As the wheel spins, and the white ball bounces across different coloured pockets with distinct numbers, Bahlu Jai Singh waits with bated breath.
He's hoping lady luck will be on his side this time after having lost $900 (£590) over the past two nights playing his favourite game - roulette. But as the ball settles in slot number four he realises he's lost another $200.
"I don't come here to win, but just to have some fun," he says. The 37-year-old businessman claims he is not an active gambler but comes to the casino for the experience. And that's the story of most people who visit Goa's casinos.
Goa is often referred as the Las Vegas of India.
It's one of the three places in India that allows legal casinos to operate, and the only state that permits live gaming, though with restrictions.
Live gaming, which means there's a person dealing you the cards, is allowed only on offshore casinos - so the gambling dens are onboard ships anchored on the Mandovi river overlooking Panaji, Goa's state capital. The casinos on land are only permitted to operate electronic games.
Today, the state's 15 casinos - four of them offshore - receive some 15,000 visitors every day. Most of them are domestic tourists - who are in Goa on a holiday to enjoy the famous beaches, but end up visiting an offshore casino for the experience.
The age group of these guests ranges from 25 to 40; working professionals, couples, businessmen or just a family from a small Indian city, can all be spotted here.
The casinos consciously market themselves as entertainment destinations - providing unlimited food, alcohol, live performances and gaming - all at one ship - for an entry fee that costs around $40. This helps them draw a lot more people, who otherwise would be wary of visiting.
"We are catering to the mass market, not the high rollers," says Jaydev Mody, chairman of Delta Corp, which operates two offshore casinos.
An average player spends $200-300 on gambling, with roulette and blackjack being the most popular games - and 20% of the visitors are serious players who come here just to gamble like Senthil from Bangalore.
He says: "Previously I used to travel to Macau twice a year, but now I come here every two months."
Casino visitors have been rising 30% annually - and casinos are now a significant revenue generator for Goa. It's estimated the industry contributes more than $30m a year to the state's exchequer in the form of taxes and levies.
But despite their rising popularity, casinos have been facing political heat and opposition in the state.
The licences of the four offshore casinos will expire next year on 31 March, and there's pressure on the government not to renew them - till they move out of the river Mandovi and relocate in the deep sea, away from the city.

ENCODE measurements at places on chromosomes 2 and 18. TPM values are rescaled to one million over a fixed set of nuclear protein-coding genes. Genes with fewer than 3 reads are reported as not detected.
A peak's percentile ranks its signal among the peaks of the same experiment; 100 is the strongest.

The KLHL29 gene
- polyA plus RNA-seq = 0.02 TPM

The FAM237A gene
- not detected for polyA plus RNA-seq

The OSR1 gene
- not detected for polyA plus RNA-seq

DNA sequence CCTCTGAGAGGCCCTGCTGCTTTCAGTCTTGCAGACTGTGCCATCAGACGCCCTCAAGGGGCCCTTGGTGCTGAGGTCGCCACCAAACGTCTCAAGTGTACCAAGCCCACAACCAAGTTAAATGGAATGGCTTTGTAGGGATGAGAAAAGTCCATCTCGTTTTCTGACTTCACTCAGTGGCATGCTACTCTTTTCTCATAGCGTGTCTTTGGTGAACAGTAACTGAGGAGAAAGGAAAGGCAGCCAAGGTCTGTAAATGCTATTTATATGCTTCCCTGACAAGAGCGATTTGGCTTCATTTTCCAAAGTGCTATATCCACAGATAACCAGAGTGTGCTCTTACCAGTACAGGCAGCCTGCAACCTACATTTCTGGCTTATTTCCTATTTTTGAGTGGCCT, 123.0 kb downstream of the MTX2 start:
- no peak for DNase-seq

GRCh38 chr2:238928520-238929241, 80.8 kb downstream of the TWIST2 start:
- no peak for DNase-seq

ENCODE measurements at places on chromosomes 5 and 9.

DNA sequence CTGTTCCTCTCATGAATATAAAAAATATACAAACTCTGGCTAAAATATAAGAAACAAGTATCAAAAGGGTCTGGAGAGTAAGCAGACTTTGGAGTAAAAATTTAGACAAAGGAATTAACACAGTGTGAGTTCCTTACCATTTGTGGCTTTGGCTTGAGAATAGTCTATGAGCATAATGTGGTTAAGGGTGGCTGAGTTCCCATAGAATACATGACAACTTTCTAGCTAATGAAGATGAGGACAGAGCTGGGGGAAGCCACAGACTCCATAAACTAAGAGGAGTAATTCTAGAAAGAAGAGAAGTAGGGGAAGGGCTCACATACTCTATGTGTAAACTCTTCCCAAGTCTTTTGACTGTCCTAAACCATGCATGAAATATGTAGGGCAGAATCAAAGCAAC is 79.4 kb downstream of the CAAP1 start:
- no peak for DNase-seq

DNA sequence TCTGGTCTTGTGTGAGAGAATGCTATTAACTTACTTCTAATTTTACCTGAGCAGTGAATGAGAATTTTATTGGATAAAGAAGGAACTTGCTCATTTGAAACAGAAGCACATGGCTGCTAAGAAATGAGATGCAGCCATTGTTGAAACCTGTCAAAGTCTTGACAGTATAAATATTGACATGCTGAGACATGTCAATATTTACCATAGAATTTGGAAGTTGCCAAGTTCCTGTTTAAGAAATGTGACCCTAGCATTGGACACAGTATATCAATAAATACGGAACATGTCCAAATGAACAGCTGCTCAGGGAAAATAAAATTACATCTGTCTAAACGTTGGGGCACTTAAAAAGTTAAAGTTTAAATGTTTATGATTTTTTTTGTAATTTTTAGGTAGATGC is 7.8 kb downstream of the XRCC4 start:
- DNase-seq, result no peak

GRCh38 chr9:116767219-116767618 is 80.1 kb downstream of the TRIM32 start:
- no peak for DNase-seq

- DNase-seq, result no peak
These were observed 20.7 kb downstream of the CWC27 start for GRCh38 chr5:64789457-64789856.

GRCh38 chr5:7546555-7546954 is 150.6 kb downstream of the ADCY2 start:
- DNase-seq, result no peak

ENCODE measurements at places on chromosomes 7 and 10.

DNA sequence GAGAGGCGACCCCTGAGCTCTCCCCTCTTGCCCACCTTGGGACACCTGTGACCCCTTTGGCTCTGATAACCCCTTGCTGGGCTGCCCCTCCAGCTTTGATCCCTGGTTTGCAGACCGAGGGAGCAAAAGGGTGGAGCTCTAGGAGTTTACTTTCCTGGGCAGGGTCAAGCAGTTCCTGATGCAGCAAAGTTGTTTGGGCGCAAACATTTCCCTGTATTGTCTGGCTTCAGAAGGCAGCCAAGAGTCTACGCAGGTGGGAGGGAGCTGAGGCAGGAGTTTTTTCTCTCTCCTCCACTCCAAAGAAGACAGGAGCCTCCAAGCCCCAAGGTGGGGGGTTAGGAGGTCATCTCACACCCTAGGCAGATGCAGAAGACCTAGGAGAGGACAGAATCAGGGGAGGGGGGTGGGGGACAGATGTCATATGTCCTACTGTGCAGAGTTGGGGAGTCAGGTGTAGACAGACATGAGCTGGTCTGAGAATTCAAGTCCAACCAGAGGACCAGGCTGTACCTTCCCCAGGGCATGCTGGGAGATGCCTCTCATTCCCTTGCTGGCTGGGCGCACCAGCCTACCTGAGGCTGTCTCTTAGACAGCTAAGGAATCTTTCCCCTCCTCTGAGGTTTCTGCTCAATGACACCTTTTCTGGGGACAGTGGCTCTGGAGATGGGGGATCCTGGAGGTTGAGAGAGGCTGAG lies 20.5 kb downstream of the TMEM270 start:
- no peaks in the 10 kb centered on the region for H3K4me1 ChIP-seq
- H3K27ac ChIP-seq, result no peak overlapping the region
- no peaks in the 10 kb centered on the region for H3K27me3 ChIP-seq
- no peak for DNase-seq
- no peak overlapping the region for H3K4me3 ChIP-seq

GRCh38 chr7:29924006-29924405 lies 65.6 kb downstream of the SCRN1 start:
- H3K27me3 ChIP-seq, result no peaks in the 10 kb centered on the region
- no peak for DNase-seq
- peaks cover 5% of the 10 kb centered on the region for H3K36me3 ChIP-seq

There are two key reasons for this opposition.
Political parties and non-government organisations say that casinos are a bad influence and they are making many people gambling addicts.
"It is an evil affecting Goan society. Many young Goans are falling for this culture, ruining their life and destroying the families," Luizinho Faleiro, local leader of the main opposition party, the Indian National Congress, said earlier this year.
Critics also say the casinos are polluting the Mandovi river.
Ironically, the campaign to shut these casinos was initiated by the Bhartiya Janta Party, which is now ruling the state, when it was in the opposition. There is also a proposal to ban local residents from entering casinos altogether.
It's a suggestion that the state's chief minister, Laxmikant Parsekar, admits would be hard to implement.
"It will probably be difficult to screen and check the all entrants," he says.
Casino owners deny the allegation and argue that the industry is creating jobs for locals.
Senior officials in the government say that any move to ban local residents from entering the casinos is unlikely.
"Any such move will be unconstitutional and will be counterproductive," says William Britto, owner of Chances casino and resorts.
Currently officials are scouting for an alternate location where the ships can be shifted after their licences expire. But like the last few times, the casinos are expected to get an extension again.
Among all this cacophony, the industry is also worried about future growth. With footfalls rising sharply every year, offshore casinos are worried that they will need more capacity to meet the growing demand.
Adding more ships won't help, they say, but if they were allowed to operate live games on land then that would help expand the market.
"We can create a destination just like Singapore or Macau. Create resorts and casinos and fill them up," says Mr Mody.
The current situation has left the local government in a dilemma - it is difficult to publicly acknowledge the crucial contribution made by casinos to the treasury, and on the other, it cannot create unfriendly policies that will harm casinos.
For now the industry is hoping that opposition voices will die down in the future, paving the way for their expansion. And given that there is a huge dearth of places in the country where people can gamble legally, Goa may just still turn out to be a winning bet for investors.